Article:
As Iraq-Syria Borders Blur, Fears Of A Wider Mideast War Grow
LYNN NEARY, HOST:
This is WEEKEND EDITION from NPR News. I'm Lynn Neary, sitting in for Rachel Martin. Sunni fighters continued to push their way into Iraq yesterday, capturing a border post with Syria and several key towns and cities as they advanced toward Baghdad. Control of the crossing will make it easier to move weapons across the border. Yesterday's territorial gains bring ISIS fighters closer to their goal of creating a Sunni caliphate stretching from the Mediterranean to Iran. As borders begin to blur, concerns are growing that the conflict could turn into a wider war in the Middle East. Here to give us a regional perspective is NPR's Peter Kenyon. He's in Istanbul. Peter, thanks for joining us.
PETER KENYON, BYLINE: Hi, Lynn.
NEARY: Now, you just left nuclear talks between Iran, U.S. and other countries. Did Iraq come up, and do you think that Iran and the U.S. are going to come together over Iraq?
KENYON: Well, it did come up briefly. But the signals from both Tehran and Washington since then have been largely hostile to the idea of cooperation. President Hassan Rouhani is warning against any U.S. intervention, although, at the same time, he says Iran will do whatever it takes to protect Shiite holy sites in Iraq. Now, Iran, of course, has enjoyed a much more prominent role in Iraq since the Americans withdrew. So basically, at this point, Tehran and the Obama administration are very much in sync about not wanting American boots on the ground. One interesting question of late is how Iraqi Prime Minister Nouri al-Maliki is doing in Tehran these days. After President Obama suggested new leadership might be needed in Baghdad, Iraq's leading Shiite cleric stepped in, Grand Ayatollah Ali Sistani, calling for new government. And we have not heard Tehran aggressively defending Maliki at this point. So that's something to watch.
NEARY: OK, now you're in Turkey. And there's a large Kurdish minority there who want their own state. Kurds in Iraq have moved into areas abandoned by the Iraq military. So are there worries that the chaos in the region will encourage Kurds in Turkey to make territorial demands?
KENYON: Well, I have to say this is an amazing shift in Turkish opinion. I remember a decade ago, during the U.S. invasion of Iraq - for a time, we used to exit via Turkey. And when you got to the border, the one thing that could give people huge problems was any map that had the word Kurdistan on it anywhere. That's how strong the loathing for the Kurds was at that point. Now, 10 years later, Aqra has got good ties with the Kurds in northern Iraq - Chile ties in Baghdad, by the way. And Turkey is selling Kurdish oil over Maliki's strong objections. Just the other day, a spokesman for Turkey's ruling party said, basically, if Iraqi Kurds want to call their territory Kurdistan, that's their business. Now, this is an amazing change. It does not, however, mean that Aqra's ready to cede any Turkish territory to the Kurds. They've got a very shaky peace process going on right now. And if that falls apart, they'll be in a very complicated situation.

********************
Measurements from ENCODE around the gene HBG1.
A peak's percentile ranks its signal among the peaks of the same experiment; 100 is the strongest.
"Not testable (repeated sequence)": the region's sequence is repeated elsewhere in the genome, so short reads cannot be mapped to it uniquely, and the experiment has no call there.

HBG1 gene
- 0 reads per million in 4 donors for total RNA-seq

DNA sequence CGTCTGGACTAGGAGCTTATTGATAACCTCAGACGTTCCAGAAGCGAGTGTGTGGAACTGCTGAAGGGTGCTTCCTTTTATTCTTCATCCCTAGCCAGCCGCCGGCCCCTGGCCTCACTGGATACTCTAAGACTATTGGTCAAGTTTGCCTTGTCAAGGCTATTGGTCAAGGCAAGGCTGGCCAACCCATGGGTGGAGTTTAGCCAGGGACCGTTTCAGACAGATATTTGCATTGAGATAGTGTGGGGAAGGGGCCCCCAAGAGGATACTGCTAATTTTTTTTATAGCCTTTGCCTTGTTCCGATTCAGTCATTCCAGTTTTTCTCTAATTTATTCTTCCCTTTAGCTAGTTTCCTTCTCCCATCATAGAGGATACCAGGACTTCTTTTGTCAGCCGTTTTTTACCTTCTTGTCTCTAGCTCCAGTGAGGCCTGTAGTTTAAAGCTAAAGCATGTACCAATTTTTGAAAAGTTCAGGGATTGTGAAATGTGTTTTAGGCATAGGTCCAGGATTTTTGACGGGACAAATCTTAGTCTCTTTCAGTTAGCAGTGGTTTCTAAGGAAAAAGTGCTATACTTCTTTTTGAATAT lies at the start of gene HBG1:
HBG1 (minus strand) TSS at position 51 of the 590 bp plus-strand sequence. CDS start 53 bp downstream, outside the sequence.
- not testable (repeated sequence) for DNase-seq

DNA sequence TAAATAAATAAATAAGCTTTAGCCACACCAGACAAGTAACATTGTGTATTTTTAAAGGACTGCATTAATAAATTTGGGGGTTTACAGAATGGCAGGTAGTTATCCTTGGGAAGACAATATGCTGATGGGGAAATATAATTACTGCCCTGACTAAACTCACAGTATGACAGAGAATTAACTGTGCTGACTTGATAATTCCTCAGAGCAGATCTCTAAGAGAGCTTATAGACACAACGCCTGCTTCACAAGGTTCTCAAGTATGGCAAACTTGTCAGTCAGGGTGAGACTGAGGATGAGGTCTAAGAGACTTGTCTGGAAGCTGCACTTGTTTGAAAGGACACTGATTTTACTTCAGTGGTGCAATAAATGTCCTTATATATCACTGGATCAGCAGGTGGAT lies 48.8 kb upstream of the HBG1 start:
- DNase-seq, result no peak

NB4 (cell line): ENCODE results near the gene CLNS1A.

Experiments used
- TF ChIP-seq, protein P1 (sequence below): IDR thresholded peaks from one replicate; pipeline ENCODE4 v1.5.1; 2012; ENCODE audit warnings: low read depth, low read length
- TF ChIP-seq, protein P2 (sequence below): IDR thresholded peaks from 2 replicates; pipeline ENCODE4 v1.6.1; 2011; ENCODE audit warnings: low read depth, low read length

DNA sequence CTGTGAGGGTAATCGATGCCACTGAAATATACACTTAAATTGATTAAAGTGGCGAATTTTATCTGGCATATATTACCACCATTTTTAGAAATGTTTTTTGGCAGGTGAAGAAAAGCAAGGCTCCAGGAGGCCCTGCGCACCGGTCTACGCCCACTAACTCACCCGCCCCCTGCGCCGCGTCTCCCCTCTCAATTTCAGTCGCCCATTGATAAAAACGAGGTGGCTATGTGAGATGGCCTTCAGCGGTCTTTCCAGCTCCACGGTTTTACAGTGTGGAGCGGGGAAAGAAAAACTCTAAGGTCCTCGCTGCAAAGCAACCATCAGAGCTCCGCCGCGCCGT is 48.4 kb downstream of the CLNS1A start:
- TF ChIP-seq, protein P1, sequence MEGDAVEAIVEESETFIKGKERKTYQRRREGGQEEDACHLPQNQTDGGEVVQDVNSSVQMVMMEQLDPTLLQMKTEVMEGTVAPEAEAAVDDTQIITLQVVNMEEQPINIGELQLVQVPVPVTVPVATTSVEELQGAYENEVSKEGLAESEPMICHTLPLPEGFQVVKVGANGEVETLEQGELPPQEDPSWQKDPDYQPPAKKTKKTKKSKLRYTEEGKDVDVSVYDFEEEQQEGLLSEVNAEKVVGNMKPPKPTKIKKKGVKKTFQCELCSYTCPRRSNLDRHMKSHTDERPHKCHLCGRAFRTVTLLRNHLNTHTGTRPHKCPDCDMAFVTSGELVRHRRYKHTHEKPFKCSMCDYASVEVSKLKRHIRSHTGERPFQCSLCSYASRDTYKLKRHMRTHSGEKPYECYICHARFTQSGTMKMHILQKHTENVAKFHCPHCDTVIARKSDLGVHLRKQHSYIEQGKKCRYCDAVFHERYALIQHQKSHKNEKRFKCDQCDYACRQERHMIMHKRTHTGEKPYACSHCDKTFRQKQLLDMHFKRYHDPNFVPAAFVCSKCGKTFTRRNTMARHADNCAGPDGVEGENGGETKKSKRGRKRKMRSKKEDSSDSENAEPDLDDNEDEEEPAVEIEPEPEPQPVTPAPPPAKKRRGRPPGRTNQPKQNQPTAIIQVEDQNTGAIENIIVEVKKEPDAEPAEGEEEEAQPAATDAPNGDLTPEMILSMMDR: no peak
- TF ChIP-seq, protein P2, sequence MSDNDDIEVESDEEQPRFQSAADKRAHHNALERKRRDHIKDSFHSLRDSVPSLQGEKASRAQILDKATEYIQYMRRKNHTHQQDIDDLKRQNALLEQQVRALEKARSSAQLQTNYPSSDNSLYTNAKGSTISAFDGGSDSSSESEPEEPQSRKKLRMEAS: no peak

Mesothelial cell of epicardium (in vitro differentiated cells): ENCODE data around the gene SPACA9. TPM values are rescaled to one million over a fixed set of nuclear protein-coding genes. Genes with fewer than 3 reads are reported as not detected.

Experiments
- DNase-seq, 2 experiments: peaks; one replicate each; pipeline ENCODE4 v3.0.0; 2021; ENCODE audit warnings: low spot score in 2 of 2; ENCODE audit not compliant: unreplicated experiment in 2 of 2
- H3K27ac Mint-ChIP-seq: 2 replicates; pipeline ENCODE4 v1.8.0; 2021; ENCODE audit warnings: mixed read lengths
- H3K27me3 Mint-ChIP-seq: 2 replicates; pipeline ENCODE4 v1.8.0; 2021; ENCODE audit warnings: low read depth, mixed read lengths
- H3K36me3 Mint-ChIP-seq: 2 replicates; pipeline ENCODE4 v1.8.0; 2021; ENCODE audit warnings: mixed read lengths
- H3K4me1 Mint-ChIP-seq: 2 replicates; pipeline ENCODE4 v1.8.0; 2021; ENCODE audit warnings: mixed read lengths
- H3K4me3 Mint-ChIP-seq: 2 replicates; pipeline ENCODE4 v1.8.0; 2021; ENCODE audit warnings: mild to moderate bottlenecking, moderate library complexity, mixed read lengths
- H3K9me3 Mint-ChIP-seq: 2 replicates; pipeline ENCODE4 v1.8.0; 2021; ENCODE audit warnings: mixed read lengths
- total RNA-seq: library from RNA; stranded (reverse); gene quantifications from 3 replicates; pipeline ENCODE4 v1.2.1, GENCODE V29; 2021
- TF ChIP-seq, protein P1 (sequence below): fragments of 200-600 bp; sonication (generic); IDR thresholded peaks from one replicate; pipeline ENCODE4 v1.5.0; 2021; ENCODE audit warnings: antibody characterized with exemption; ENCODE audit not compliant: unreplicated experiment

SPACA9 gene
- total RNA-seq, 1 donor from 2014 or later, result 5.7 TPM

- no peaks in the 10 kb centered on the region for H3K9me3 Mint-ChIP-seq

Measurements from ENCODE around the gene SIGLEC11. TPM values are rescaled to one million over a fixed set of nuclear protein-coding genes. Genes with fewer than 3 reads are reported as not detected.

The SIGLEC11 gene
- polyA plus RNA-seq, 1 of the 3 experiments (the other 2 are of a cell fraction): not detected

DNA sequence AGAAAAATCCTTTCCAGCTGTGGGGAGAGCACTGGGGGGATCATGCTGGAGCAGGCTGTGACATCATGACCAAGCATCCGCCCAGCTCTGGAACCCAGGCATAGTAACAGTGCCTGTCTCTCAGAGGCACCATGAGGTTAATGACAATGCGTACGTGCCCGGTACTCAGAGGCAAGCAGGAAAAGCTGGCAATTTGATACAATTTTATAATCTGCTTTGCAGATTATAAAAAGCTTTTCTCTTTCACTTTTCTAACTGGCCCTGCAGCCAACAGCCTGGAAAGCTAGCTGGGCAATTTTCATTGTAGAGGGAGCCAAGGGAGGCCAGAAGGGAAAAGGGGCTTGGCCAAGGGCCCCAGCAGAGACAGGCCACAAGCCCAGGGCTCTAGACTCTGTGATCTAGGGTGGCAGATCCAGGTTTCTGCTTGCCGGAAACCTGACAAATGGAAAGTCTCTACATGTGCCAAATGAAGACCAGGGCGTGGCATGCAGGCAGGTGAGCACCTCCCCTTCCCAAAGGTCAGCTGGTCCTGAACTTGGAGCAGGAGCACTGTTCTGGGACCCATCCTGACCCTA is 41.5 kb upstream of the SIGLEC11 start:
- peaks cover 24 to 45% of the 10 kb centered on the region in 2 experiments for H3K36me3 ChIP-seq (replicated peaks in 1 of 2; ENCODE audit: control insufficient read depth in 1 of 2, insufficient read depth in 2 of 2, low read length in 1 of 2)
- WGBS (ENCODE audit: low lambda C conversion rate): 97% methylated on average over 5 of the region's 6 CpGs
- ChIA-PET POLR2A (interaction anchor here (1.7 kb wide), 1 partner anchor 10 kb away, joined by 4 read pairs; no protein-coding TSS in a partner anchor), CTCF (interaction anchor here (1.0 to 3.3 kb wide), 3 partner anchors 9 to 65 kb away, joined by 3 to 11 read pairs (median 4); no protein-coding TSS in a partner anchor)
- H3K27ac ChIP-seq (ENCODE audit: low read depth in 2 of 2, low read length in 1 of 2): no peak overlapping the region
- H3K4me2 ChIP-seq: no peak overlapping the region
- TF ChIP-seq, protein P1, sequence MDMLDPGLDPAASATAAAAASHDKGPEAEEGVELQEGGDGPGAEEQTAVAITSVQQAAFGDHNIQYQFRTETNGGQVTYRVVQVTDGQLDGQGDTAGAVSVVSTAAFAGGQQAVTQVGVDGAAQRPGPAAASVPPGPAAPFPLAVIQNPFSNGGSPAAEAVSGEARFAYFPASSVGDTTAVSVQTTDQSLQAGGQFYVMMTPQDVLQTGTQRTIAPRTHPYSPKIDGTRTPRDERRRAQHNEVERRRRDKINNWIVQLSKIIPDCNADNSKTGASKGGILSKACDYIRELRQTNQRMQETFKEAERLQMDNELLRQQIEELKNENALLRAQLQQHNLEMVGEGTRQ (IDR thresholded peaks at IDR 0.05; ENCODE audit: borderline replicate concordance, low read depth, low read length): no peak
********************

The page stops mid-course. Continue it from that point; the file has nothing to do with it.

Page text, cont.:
NEARY: And what about Lebanon? There are more than a million refugees from Syria in that country. ISIS is advancing. How stable is that country?
KENYON: Well, Lebanon always seems to be on the edge of collapse. But somehow it manages to hang together, mainly because of memories of their horrific civil war a few decades back. The key Lebanese player is the Shiite militia, Hezbollah. And they used to present themselves exclusively as resistance to Israel. But first with the Syria conflict, and now the fighting Iraq, Hezbollah is now seeing itself as defending Shia against Sunni extremism.
NEARY: Yeah. Now, a major Sunni power is Saudi Arabia. Saudi Arabia has had contentious relations with Iraqi leader Nouri Al-Maliki. But the Saudis also do not like destabilizing conflicts. So how are they responding to this extremist Sunni violence?
KENYON: They are in a difficult spot. They promote a conservative strain of Sunni Islam, Wahhabism, but strongly oppose other conservative strains - the Muslim brotherhood, al-Qaida and now, ISIS. And nonetheless, Saudi money is flowing into these places, along with resources from Qatar, especially into Syria recently. It's played a big role in the Syrian opposition. And ISIS, of course, is very good at acquiring weapons, as it goes along, in every battle. So the well-armed Saudi military rarely makes a move outside of very close neighbors like, say, Yemen or Bahrain. I don't see intervention coming there. But they do have a way of influencing things, especially on the Sunni side.
NEARY: NPR's Peter Kenyon, talking to us about the regional reaction to the fighting in Iraq from his home base in Istanbul. Peter, thank so much for being with us.
KENYON: You're welcome, Lynn.
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